- Carry On Australian Daybill Movie Posters
- The Wayward Bus Australian Daybill Original or Reissue
- Camille Daybill – Original or Reissue Movie Poster
- Aub Moseley one of our great Australian Movie Poster Artists
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- Linen Backed Movie Posters – a word of Warning
- High Society Daybill Movie Poster – Original or Reissue?
- Kevin Brianton Collector Profile Richardson Studio Movie Posters
- Alfred Hitchcock Australian Movie Posters
- Queensland Gallery of Modern Art Movie Poster Presentation report
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- Mad Max Australian Movie Posters – Original or Reissue?
- Golden Years of Television Australian Daybill TV Series Movie Posters
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- Australian Movie Poster Collectors Profile: Vesna Babic
- Profile of a Movie Poster Collector: Rick Bayne
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- PROFILES OF MOVIE POSTER COLLECTORS: Matthew Kerr
- PROFILE OF A MOVIE POSTER COLLECTOR: Brian Arnold
- THE CARS THAT ATE PARIS: Original or Reissue Daybill?
- Robert Burton Printers Movie poster artists
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- Highest Priced Australian Movie Poster
- Ask Any Girl Daybill: Original of Reissue?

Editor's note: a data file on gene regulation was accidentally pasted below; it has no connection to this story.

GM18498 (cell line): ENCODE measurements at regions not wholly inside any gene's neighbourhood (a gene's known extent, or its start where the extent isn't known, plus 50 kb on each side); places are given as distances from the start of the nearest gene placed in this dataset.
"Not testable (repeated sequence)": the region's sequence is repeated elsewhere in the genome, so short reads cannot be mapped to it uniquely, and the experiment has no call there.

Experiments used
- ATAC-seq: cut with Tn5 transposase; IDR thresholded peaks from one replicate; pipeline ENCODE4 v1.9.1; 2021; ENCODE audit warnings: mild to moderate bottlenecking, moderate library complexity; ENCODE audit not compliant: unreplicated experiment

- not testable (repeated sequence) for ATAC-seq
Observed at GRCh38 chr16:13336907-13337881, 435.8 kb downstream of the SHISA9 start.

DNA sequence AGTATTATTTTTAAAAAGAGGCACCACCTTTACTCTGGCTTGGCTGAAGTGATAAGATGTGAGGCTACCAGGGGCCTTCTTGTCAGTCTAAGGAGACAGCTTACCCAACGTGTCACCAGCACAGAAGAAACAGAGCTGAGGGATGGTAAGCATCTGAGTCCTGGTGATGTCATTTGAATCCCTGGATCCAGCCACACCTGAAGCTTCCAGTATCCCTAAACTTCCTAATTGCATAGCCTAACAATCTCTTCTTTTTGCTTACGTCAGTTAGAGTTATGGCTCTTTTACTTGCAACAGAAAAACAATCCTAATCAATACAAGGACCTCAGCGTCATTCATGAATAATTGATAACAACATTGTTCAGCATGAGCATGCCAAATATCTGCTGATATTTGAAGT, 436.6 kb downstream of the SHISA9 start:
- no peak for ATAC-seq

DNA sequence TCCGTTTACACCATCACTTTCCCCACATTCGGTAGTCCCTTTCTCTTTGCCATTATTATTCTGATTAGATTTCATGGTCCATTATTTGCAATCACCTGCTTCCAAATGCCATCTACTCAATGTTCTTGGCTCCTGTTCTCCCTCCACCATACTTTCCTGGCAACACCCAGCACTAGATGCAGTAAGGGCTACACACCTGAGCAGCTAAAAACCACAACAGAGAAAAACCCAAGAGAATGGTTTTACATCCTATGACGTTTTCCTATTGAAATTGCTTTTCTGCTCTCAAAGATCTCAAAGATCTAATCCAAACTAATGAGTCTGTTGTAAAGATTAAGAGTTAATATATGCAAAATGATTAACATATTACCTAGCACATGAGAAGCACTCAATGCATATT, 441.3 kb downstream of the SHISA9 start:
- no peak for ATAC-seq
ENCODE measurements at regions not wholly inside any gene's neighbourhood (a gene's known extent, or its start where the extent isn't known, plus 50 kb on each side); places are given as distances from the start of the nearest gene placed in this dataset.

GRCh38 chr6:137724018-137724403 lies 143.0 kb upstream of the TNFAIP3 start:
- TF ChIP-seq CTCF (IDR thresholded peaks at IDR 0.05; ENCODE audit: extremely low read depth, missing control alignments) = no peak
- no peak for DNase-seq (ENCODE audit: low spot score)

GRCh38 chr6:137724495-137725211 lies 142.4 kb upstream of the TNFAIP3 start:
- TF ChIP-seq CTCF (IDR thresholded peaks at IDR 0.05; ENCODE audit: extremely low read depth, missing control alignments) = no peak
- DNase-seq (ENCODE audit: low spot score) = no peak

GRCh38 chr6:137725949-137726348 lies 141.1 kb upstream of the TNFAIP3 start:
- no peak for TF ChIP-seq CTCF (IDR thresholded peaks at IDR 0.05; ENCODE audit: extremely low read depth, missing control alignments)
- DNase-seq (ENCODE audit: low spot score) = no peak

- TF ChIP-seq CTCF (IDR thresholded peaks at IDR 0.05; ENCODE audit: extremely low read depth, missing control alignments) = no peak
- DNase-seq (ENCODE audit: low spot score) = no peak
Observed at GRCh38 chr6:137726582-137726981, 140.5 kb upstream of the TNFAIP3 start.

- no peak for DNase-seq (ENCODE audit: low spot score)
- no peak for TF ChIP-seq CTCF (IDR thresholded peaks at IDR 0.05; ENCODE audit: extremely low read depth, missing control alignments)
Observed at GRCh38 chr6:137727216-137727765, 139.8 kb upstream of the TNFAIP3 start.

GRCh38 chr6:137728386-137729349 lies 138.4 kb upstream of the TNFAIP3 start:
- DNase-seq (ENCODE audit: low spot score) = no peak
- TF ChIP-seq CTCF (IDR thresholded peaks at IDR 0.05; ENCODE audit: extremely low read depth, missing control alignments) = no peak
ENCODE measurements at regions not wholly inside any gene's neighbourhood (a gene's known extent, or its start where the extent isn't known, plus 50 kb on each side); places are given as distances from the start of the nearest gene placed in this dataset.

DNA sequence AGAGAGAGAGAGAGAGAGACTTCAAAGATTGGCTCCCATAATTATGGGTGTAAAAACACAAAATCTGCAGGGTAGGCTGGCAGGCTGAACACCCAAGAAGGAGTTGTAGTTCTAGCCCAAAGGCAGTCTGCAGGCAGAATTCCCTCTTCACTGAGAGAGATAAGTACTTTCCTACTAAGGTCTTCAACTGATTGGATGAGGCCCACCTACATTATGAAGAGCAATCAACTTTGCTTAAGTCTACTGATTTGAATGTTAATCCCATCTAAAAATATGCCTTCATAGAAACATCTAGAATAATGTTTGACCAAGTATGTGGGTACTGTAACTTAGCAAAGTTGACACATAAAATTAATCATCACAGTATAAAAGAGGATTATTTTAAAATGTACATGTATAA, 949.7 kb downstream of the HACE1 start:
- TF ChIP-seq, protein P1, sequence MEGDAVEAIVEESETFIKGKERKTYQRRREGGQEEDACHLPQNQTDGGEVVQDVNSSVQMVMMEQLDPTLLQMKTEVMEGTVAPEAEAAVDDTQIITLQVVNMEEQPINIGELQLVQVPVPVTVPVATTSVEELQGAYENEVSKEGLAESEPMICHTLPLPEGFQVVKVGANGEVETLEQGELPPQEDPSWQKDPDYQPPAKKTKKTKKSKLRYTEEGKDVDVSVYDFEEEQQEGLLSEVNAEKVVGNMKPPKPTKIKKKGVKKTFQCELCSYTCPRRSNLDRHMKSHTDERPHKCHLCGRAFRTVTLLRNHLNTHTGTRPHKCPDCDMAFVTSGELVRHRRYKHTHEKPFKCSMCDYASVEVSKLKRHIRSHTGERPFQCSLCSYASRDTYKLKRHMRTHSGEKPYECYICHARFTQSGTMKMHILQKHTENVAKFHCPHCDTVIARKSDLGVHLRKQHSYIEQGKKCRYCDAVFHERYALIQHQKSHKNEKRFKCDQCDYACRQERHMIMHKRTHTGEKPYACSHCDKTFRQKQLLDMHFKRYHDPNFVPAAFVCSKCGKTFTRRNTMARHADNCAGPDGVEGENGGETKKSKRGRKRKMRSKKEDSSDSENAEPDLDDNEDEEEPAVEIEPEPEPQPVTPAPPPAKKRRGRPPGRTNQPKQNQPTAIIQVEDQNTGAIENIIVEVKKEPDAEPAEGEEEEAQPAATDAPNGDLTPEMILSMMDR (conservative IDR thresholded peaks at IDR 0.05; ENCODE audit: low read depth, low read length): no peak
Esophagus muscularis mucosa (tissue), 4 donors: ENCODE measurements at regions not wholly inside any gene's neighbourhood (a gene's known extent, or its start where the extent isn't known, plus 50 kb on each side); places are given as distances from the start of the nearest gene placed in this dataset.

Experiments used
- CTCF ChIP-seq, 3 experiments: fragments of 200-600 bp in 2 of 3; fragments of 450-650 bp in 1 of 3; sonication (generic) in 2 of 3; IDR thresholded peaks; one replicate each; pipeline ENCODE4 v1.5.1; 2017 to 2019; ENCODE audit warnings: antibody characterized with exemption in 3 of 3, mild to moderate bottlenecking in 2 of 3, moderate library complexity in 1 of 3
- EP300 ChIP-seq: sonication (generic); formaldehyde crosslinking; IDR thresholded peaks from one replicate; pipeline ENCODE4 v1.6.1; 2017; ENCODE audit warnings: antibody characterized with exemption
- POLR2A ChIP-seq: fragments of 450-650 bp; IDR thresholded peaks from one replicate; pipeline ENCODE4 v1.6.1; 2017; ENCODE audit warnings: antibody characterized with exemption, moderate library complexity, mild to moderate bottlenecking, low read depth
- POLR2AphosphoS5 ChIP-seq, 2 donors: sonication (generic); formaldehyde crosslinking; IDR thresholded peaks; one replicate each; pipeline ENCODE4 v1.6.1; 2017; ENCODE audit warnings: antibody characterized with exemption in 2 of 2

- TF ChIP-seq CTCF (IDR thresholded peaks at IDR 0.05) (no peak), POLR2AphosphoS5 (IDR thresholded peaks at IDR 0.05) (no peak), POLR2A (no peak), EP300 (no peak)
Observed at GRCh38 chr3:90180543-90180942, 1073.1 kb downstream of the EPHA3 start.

- Guns of Navarone Daybill: Original or Reissue?
- Creature with the Atom Brain Daybill: Original or Reissue?
- The Early Years: 1900 – 1941
- The Wartime Daybills: 1941-1945
The Early Years: 1900 – 1941
Australian daybills from this era measured approximately 15″ x 40″ and are commonly known as “long daybills”. Two posters were generally printed from one sheet of paper using either the hand litho process (see my guide on daybills 1960-2006 for more information on the hand litho technique) or stone litho process.
Many pre 1941 daybills had a white border area at the top of the poster for screening details to be added by the cinema owner.
Daybills from this era are extremely hard to find and often feature breathtaking and unique artwork. A number of printers were used during the era including
- JNO Evans
- Hackett Offset
- Matthews and Co
- Paper Products Litho
- Morrison and Bailley
- Offset Printers
- The Swift Printing Co.
Artwork was produced by various studio artists including
- Tom Ferry
- Wynne Davies
- Frank Tyler
- Fred Powis
…..and the famed Richardson Studio who produced most of the art for Paramount Studios. The founder, John Richardson, signed some early 20s posters.
It is important to note that some titles from this era were reissued in the 40s or 50s. Any original poster for a pre 1940s film should almost certainly be a long daybill.
Long daybills are genuinely rare and are extremely hard to find. There have been some interesting finds over the years with one or two turning up in old houses that were in the process of being demolished. The posters had been used as a form of insulation between linoleum and floorboards.
These posters are a unique part of Australian film history.